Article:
The third wheel.
Stuck in the middle.
Our courageous, sensitive, funny, empathetic, insecure third child.
Poor Jack endures both metaphors. Not only is he the third child, he is also a middle child.
As a toddler & still the youngest of three, Jack was always keeping me on my toes as he tried to, no scratch that, as he kept up with Ben. Anything you can do, I can do better. Hanging upside down on the curved monkey bars, sure but I can do it on the highest bar. Climb up a tree, sure but I will climb higher & to the flimsiest limb. Go out chest height at the beach with a body board, no problem. The fact that Jack stood a good fifteen centimeters shorter than Ben was no deterrent either. We always thought that Jack would be the first of our minions to break a bone, based on his fearless & can do personality.
He has the nickname of 'incredible Jack-Jack', based on the character in the movie 'The Incredibles'. A seemingly quiet little baby who is full of mischief & love for his family (see the Jack-Jack links)
But somewhere along the way all this bravado & confidence began to cover up a tangle of self-doubt & insecurity. Around the age of four & a half, & perhaps when his bladder problems (Jack has a low capacity & over active bladder) became more apparent, we noticed the anxiety masked behind the over confidence, the loudness & attention grabbing antics. The seeking of approval that was more than just wanting attention or praise, but searching for validation of self worth & reassurance that he was awesome just as he is.
Every time I glimpsed that sad, haunting look in his eyes, only for a second but still there none the less, made me feel like I had failed him. It isn't every day that his doubts about himself shine through, often he is a happy little boy, but they are there often enough. He still has a lack of self esteem & self worth that we are trying to help him with. To show him with more than words how much we love him. Especially the times when he is feeling his worst & says "Everyone in this family hates me."
God it hurts to write that. To know that our son feels this way.
I look back & wonder what could I have done differently that would take away the looks of hesitancy & self doubt from his eyes. That would give him the reassurance that he is loved & cherished. Adored & admired by his siblings.
It is easy to get lost in the mix in a large family, to be glanced over or have your voice brushed aside & unheard. But I thought that we were doing a pretty alright job in giving each of our children our attention, both divided & undivided. We always acknowledge them when they are talking, give them little moments of affection - whether it be a cuddle on the couch together, or just a hand caressing the top of their head as they walk past. I make time each day for some one on one time & conversation, whether it be three minutes, thirty minutes or on the odd occasion three hours. I thought I had been attentive to their moods & responsive to the little signs of body language that show they're upset about something. I thought we were on the right path to raising happy & confident young people. But I've missed a step & coming up short for our incredible Jack-Jack.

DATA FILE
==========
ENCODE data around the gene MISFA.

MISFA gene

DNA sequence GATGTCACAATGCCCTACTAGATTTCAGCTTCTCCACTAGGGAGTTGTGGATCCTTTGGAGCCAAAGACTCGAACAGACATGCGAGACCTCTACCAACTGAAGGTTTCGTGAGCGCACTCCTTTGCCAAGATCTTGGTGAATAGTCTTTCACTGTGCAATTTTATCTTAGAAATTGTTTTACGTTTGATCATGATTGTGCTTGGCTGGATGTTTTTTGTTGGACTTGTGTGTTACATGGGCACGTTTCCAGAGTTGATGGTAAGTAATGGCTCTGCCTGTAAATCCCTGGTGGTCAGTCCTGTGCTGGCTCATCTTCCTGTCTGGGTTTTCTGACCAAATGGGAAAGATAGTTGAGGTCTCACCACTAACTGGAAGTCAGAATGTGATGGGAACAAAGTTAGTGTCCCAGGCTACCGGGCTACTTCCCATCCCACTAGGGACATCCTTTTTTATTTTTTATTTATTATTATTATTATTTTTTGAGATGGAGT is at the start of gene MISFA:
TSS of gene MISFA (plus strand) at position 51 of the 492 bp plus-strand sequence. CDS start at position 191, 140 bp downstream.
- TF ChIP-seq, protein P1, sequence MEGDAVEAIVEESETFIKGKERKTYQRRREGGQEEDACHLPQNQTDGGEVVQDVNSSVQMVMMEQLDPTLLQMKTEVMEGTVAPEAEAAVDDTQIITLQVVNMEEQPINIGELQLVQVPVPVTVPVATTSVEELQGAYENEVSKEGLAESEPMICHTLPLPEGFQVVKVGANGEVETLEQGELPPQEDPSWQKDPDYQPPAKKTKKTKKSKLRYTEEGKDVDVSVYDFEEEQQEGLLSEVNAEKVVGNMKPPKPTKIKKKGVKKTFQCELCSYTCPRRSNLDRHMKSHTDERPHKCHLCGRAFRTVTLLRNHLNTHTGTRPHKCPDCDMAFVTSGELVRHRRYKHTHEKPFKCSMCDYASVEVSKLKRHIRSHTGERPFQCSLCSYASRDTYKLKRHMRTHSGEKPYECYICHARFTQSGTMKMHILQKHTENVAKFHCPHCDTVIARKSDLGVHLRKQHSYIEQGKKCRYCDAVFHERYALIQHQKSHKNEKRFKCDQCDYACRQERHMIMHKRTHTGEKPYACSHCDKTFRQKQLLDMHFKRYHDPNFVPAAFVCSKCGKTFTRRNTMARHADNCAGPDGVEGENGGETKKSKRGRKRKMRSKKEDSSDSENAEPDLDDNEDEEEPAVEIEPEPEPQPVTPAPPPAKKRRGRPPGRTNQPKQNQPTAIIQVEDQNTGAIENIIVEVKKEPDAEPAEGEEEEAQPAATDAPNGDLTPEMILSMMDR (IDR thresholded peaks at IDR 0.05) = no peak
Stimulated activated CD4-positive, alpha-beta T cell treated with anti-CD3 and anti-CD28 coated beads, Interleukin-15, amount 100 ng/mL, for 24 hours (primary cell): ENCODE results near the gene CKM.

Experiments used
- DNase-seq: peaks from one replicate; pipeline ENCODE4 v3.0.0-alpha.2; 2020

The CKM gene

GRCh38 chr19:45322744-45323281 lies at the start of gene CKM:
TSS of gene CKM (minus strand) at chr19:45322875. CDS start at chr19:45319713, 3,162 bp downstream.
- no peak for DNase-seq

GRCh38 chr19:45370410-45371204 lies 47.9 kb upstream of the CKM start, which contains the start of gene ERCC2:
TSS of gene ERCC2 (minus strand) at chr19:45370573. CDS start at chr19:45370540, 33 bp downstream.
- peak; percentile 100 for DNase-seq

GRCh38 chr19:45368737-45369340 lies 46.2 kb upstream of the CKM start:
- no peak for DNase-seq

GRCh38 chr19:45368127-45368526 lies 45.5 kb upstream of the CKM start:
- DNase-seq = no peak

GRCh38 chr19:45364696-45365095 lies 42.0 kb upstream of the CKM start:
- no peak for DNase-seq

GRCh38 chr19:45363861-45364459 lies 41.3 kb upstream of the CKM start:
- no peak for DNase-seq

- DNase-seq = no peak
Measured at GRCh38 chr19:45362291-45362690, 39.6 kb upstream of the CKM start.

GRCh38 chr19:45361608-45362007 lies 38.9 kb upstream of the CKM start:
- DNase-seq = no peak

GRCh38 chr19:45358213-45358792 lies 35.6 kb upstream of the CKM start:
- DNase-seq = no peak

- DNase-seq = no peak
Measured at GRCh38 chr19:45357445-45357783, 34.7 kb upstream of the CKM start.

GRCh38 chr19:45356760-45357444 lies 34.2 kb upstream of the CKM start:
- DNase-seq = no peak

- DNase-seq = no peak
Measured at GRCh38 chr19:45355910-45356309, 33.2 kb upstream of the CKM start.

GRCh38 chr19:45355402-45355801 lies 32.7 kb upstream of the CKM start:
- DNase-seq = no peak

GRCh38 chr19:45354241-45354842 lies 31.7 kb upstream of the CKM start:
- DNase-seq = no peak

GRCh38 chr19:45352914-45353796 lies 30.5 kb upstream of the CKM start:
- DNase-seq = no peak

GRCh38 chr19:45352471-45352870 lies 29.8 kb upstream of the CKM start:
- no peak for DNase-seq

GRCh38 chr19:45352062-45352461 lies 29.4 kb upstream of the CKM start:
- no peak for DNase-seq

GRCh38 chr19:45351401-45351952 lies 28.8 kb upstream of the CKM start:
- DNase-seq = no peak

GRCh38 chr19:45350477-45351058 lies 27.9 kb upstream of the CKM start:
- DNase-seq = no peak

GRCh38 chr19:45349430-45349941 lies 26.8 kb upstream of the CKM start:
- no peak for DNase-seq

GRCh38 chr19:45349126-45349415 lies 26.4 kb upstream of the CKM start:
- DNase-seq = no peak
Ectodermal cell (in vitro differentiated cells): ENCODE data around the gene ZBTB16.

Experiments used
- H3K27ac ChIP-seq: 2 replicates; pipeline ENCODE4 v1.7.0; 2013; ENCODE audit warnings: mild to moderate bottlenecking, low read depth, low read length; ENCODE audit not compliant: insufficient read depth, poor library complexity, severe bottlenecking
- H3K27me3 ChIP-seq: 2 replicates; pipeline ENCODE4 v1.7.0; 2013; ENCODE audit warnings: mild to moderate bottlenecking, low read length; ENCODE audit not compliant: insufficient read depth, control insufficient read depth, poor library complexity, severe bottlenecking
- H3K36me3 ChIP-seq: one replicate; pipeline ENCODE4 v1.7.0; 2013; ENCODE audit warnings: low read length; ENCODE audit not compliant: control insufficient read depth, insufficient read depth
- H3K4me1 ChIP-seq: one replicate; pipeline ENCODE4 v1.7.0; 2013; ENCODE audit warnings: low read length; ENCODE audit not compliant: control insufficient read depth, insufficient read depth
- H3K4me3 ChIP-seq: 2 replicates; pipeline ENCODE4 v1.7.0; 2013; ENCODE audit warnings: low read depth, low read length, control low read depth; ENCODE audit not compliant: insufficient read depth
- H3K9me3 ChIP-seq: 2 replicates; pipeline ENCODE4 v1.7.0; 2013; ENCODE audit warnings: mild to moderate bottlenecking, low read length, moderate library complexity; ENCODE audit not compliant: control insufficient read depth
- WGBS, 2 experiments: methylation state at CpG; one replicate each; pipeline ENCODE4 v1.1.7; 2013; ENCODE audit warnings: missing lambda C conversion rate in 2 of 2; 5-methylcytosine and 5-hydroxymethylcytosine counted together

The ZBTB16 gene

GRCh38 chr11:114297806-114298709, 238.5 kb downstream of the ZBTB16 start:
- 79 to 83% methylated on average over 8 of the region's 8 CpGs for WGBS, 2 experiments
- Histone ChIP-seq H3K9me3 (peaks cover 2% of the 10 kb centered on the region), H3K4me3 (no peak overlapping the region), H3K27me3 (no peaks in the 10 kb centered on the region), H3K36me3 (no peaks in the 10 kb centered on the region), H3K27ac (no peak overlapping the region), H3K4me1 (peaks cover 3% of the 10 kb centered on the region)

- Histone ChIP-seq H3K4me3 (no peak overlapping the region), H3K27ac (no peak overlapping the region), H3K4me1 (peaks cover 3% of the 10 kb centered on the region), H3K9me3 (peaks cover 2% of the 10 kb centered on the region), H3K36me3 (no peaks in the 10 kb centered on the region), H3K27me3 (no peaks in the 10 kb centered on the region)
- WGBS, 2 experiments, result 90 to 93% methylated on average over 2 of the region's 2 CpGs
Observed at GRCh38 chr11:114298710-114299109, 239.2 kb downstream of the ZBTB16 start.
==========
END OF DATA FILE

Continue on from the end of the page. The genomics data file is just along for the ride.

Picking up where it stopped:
Jack truly is an incredible little boy. He is funny, he is adventurous, he is so sweet & affectionate. He is caring & empathetic, he is gentle & patient, especially with Blake, Will & Clay. He is helpful, he is clever & creative. He is an individual who is full of life, full of energy his legs need to burn & his mind needs to run. In his moments of self doubt he forgets all this. He doesn't hear all seven of us in his corner, cheering him on. For that moment all he hears is that disheartening voice in his own head that makes him feel like the whole world is against him & that he isn't any good.
It's so distressing to hear words like pathetic & no good coming out of your child's mouth when they are expressing how they are feeling. It rings great big giant alarm bells on my Mothering radar. The current default Mothering when any negative talk is uttered is to immediately hug him tight & tell him that he absolutely is not any of those things. That he is awesome, he is great at soccer, that he is so much fun for Blake & Will to play with. That he is good at learning to read & can draw some amazing pictures. To remind him of everything good & wonderful, incredible & amazing about himself. To color in all those empty words with so much love they disappear.
He is only six years old, seven in a few more months time. We need to make sure his cup is full & over flowing with self assurance & self confidence before the big wide world of adulthood comes knocking on his door. I want him to know without a doubt that he is a great person - even when that pesky irritating voice in his head is talking mean. To know that he isn't bad or worthless or any other horrible feeling that's churning in his chest. I want his adolescent years to be filled with good memories & fun mischief with friends, not depression & dark thoughts, or following the wrong crowd because he doesn't have the self-worth or the confidence to step away. To not be a sheep but to feel an equal among his peers.
Ever feel like you're just floundering about in the dark, looking for that light switch that will suddenly illuminate everything? Yeah, I'm looking for that light switch. I want to make all the right words, all the right actions, all the right responses shine so bright, that I don't make any more missteps. That we can give a guaranteed magic fix for our incredible Jack-Jack.
Because he really is incredible, flaws & all.